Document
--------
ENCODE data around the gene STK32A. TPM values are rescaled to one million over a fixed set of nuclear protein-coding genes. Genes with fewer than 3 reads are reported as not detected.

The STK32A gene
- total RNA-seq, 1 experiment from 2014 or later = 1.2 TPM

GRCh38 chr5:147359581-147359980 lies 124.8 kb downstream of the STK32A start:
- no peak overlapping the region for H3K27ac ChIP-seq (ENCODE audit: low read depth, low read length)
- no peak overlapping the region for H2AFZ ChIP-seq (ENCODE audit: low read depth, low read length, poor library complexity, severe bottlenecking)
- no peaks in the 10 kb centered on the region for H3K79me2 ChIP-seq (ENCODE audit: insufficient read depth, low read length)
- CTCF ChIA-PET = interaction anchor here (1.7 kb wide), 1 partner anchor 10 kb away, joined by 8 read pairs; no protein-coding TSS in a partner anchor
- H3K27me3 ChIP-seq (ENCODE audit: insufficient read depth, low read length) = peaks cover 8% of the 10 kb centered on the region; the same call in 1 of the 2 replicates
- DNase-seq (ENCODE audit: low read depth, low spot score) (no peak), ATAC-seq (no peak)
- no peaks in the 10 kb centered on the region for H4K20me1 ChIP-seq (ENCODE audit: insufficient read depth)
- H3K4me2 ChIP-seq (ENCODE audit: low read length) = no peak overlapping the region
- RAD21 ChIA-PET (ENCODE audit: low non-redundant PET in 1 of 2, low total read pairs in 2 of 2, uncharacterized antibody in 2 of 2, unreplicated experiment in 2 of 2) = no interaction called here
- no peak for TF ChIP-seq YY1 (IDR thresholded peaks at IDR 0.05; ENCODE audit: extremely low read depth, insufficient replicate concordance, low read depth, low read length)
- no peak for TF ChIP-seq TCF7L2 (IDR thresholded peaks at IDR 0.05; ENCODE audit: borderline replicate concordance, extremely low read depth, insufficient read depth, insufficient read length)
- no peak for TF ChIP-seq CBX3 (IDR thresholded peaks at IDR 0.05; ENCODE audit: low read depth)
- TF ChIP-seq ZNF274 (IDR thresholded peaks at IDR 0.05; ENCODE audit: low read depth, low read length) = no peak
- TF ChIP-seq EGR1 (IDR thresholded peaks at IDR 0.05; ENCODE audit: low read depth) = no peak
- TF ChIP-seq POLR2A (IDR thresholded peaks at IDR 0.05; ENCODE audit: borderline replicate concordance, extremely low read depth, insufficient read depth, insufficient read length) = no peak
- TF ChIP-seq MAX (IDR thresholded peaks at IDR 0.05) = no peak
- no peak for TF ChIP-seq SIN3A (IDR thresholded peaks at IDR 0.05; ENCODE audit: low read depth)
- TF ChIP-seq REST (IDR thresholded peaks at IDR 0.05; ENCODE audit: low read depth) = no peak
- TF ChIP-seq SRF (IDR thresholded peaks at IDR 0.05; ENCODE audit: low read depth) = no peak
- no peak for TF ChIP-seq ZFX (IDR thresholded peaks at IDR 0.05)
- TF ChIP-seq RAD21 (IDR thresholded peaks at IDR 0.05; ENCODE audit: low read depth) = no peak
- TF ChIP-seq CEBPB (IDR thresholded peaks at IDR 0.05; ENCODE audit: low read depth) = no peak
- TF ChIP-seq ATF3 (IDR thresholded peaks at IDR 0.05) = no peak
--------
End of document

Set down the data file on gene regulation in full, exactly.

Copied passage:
ENCODE data around the gene STK32A. TPM values are rescaled to one million over a fixed set of nuclear protein-coding genes. Genes with fewer than 3 reads are reported as not detected.

The STK32A gene
- total RNA-seq, 1 experiment from 2014 or later = 1.2 TPM

GRCh38 chr5:147359581-147359980 lies 124.8 kb downstream of the STK32A start:
- no peak overlapping the region for H3K27ac ChIP-seq (ENCODE audit: low read depth, low read length)
- no peak overlapping the region for H2AFZ ChIP-seq (ENCODE audit: low read depth, low read length, poor library complexity, severe bottlenecking)
- no peaks in the 10 kb centered on the region for H3K79me2 ChIP-seq (ENCODE audit: insufficient read depth, low read length)
- CTCF ChIA-PET = interaction anchor here (1.7 kb wide), 1 partner anchor 10 kb away, joined by 8 read pairs; no protein-coding TSS in a partner anchor
- H3K27me3 ChIP-seq (ENCODE audit: insufficient read depth, low read length) = peaks cover 8% of the 10 kb centered on the region; the same call in 1 of the 2 replicates
- DNase-seq (ENCODE audit: low read depth, low spot score) (no peak), ATAC-seq (no peak)
- no peaks in the 10 kb centered on the region for H4K20me1 ChIP-seq (ENCODE audit: insufficient read depth)
- H3K4me2 ChIP-seq (ENCODE audit: low read length) = no peak overlapping the region
- RAD21 ChIA-PET (ENCODE audit: low non-redundant PET in 1 of 2, low total read pairs in 2 of 2, uncharacterized antibody in 2 of 2, unreplicated experiment in 2 of 2) = no interaction called here
- no peak for TF ChIP-seq YY1 (IDR thresholded peaks at IDR 0.05; ENCODE audit: extremely low read depth, insufficient replicate concordance, low read depth, low read length)
- no peak for TF ChIP-seq TCF7L2 (IDR thresholded peaks at IDR 0.05; ENCODE audit: borderline replicate concordance, extremely low read depth, insufficient read depth, insufficient read length)
- no peak for TF ChIP-seq CBX3 (IDR thresholded peaks at IDR 0.05; ENCODE audit: low read depth)
- TF ChIP-seq ZNF274 (IDR thresholded peaks at IDR 0.05; ENCODE audit: low read depth, low read length) = no peak
- TF ChIP-seq EGR1 (IDR thresholded peaks at IDR 0.05; ENCODE audit: low read depth) = no peak
- TF ChIP-seq POLR2A (IDR thresholded peaks at IDR 0.05; ENCODE audit: borderline replicate concordance, extremely low read depth, insufficient read depth, insufficient read length) = no peak
- TF ChIP-seq MAX (IDR thresholded peaks at IDR 0.05) = no peak
- no peak for TF ChIP-seq SIN3A (IDR thresholded peaks at IDR 0.05; ENCODE audit: low read depth)
- TF ChIP-seq REST (IDR thresholded peaks at IDR 0.05; ENCODE audit: low read depth) = no peak
- TF ChIP-seq SRF (IDR thresholded peaks at IDR 0.05; ENCODE audit: low read depth) = no peak
- no peak for TF ChIP-seq ZFX (IDR thresholded peaks at IDR 0.05)
- TF ChIP-seq RAD21 (IDR thresholded peaks at IDR 0.05; ENCODE audit: low read depth) = no peak
- TF ChIP-seq CEBPB (IDR thresholded peaks at IDR 0.05; ENCODE audit: low read depth) = no peak
- TF ChIP-seq ATF3 (IDR thresholded peaks at IDR 0.05) = no peak